Working in this fascinating world of sales and marketing for 30 years, I have had the good fortune of sharing and learning with the best in the industry. The basics remain the same… the new prospect’s desires need to be respected!! With that, I want to continue on with Part 2 of successful selling in today’s real estate market… product demonstration.
I’m going to use our Sandpearl Residences on Florida’s Clearwater Beach as an example:
You’re never sure how much time you have with your guest so it is always good to begin with a success (good news) story informing them know of we are now.
“We are so excited, we wrote 5 purchase agreements last month and already have 3 sales this month.”
It’s important to get them in the game before unveiling what we have to offer. This creates excitement and anticipation for what we have to offer.
Other success stories…
“We just completed two new models”
“We were just awarded with 3 Parade of Homes design awards last week”
“We only have one home left in the boutique building”
“The owner just informed us that we will have boat slips”
“Expedia recently ranked Sandpearl #8 best worldwide”
“The Sandpearl Resort just received the Silver LEED designation—first in Florida”
No need to go into great detail… urgency is created in the mind. This creates engagement, curiosity and excitement in learning the reasons for the successes. But, take time to let them talk—a lot. You now have a platform from which to lead.
Lose the sales pitch… this is where the focus on the “you the customer” comes into play and the marketing buzz goes away. The more you can personalize the better… work in little vignettes–keep a list of the good quotes you hear during the presentations, share them with one another and try to work them into conversations. It’s one thing for you to say it, it’s totally another if someone else says it. It becomes a softer sell–subtle, warm and friendly.
Keep the positive excitement at all times!! Let your voice reflect your different emotions relative to the information you are sharing–for example: pride when speaking about the developer… awe when discussing the architectural and site design… excitement regarding the model homes and the hidden benefits within. Your community is your masterpiece… sell it.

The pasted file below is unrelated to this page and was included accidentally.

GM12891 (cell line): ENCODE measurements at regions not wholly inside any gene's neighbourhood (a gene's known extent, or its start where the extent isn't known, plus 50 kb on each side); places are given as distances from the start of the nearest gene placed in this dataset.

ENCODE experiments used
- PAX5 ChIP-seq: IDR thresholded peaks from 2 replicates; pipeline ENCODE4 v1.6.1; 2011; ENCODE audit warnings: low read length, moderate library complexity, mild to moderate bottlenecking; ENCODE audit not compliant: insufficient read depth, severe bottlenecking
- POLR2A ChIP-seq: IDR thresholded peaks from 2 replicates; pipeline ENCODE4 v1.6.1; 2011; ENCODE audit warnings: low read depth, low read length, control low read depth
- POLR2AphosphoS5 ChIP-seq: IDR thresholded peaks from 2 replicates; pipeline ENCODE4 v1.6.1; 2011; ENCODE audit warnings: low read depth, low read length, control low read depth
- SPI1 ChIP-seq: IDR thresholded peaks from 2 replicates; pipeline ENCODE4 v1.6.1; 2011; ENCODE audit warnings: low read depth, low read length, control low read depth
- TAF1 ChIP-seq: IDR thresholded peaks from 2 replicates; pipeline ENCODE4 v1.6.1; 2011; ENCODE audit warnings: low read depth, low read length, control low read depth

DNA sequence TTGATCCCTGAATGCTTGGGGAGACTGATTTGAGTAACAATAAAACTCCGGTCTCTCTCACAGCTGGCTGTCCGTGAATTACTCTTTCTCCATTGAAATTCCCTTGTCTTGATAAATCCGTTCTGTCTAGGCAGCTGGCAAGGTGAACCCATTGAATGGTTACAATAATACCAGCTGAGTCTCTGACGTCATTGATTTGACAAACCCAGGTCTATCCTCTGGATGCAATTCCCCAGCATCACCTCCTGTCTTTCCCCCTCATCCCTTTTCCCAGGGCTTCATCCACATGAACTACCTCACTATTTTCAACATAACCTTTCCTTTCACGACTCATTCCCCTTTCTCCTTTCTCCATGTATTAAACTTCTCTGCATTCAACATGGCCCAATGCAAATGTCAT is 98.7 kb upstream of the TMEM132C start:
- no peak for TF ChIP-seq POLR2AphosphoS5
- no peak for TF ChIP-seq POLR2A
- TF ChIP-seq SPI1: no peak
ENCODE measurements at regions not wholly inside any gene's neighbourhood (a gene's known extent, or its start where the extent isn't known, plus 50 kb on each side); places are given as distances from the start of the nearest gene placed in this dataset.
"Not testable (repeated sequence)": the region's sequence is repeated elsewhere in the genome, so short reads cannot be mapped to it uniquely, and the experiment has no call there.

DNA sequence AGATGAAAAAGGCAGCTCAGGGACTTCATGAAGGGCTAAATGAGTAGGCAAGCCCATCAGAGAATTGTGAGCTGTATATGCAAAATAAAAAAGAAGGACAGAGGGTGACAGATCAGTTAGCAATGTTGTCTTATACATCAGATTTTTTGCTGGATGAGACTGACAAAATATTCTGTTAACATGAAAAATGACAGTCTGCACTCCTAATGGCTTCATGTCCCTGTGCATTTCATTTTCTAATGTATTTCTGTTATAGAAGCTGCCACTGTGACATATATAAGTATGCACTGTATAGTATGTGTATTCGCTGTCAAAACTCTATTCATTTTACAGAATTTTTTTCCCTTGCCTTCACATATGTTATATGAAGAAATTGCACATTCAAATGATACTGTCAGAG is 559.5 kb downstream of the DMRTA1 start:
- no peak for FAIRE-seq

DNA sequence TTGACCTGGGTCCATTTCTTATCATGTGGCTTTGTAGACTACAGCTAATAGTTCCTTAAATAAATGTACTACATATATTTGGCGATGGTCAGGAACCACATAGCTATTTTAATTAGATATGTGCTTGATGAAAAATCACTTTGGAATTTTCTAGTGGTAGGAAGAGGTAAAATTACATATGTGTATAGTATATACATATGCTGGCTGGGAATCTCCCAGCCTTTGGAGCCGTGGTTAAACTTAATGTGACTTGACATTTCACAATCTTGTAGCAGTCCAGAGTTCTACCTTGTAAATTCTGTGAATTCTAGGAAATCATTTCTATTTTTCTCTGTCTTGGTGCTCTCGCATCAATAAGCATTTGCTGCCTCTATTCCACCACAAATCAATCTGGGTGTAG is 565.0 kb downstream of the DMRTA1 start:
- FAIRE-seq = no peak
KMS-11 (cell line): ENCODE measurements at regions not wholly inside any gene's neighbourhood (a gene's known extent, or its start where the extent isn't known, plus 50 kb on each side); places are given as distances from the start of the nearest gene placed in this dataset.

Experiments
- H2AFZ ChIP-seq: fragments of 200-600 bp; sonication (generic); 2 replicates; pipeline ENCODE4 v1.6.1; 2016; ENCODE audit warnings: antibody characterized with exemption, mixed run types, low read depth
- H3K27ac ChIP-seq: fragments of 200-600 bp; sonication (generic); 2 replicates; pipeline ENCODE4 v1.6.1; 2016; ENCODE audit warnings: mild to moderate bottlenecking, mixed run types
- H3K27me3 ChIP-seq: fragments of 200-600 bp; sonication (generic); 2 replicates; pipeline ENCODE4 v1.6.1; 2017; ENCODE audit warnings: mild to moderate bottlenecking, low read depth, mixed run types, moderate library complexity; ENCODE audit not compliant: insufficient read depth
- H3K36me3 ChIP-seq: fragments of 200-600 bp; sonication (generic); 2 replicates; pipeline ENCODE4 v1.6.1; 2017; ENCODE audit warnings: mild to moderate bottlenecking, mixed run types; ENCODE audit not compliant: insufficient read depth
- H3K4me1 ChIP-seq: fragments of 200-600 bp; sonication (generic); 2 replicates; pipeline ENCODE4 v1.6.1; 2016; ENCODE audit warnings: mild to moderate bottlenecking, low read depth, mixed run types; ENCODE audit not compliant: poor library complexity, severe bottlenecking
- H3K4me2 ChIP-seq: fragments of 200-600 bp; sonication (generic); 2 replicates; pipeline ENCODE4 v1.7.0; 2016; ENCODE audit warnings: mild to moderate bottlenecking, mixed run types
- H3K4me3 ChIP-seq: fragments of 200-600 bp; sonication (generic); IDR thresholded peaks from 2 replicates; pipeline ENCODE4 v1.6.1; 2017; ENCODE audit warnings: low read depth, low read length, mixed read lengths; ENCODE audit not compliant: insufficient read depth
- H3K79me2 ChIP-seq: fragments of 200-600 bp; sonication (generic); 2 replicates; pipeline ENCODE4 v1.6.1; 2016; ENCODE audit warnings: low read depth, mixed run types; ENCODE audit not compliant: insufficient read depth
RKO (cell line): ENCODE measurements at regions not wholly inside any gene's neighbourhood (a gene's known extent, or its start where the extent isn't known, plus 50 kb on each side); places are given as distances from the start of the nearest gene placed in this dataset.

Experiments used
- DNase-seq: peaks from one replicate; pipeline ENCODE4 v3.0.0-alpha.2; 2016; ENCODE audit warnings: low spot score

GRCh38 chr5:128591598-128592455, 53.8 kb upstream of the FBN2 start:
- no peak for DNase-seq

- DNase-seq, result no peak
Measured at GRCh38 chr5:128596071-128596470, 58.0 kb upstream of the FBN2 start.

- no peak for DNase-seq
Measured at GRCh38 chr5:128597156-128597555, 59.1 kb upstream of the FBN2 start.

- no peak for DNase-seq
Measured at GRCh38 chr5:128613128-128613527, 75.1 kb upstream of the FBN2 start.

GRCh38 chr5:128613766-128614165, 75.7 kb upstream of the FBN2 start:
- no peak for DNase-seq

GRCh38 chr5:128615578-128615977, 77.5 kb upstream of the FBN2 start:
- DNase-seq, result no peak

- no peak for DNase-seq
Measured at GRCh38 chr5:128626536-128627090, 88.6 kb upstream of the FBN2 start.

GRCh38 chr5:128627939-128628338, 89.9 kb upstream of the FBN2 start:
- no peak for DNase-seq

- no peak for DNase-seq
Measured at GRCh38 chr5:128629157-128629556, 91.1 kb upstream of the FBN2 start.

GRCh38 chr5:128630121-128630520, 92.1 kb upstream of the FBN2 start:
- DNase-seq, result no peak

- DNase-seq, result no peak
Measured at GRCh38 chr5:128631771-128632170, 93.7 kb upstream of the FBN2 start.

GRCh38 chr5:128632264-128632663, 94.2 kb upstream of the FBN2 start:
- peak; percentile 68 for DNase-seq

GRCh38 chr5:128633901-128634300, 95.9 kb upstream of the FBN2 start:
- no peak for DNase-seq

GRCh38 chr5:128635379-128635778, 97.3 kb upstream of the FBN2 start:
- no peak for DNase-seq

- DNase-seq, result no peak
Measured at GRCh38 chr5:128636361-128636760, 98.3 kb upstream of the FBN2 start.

Think about what you are going to say as you exit the office and begin your tour. Whether turning left or right, what are the key points you want to mention as you walk along the sidewalk. Good News…
“Collections at Sandpearl just had its ribbon cutting a few weeks ago–it features quality resort wear and accessories.” “I just bought the most comfortable…”
These are part of your guest’s defining moments—You should be aware of at least 40 during each tour. I’ve talked about this for years; it is what helped make Saturn automobiles so successful–a focus on the experience!! These are moments when prospects form an opinion about you and the community at every point of contact. How can you make each one better, every day?
- Curb appeal
- How your prospects are greeted
- Professionalism of the sales center atmosphere
- Cleanliness of all touch points—especially the inventory (both furnished & unfurnished)
- Your attitude
If you want a more current term for this, let’s call them Brand Values. They are manifest in how you treat customers, fellow employees and vendors… the appearance of facilities… how you answer the telephone… how you treat the environment… how you dress… and so on.
Napoleon Hill talked often about definiteness of purpose as a quality for success. When we are driven by a purpose—one that will improve the lives of all guests we touch, we will command both respect and profitable share. If you have a purpose and can communicate it with clarity and passion, you will feel good about what your goals are and the path for with to reach them.
OK, back to the tour… There is no need to immediately enter the building. Stop several yards from the entry so your guests can experience arrival–never take prospects through a parking garage! This is an opportunity to mention the architectural style and the unique design elements that typically go unnoticed. Touch upon the streetscape/approach value… name the architect… structural integrity…… determine familiarity with the locale if not already done so. If you can work in some predispositions as you approach the building, so much the better.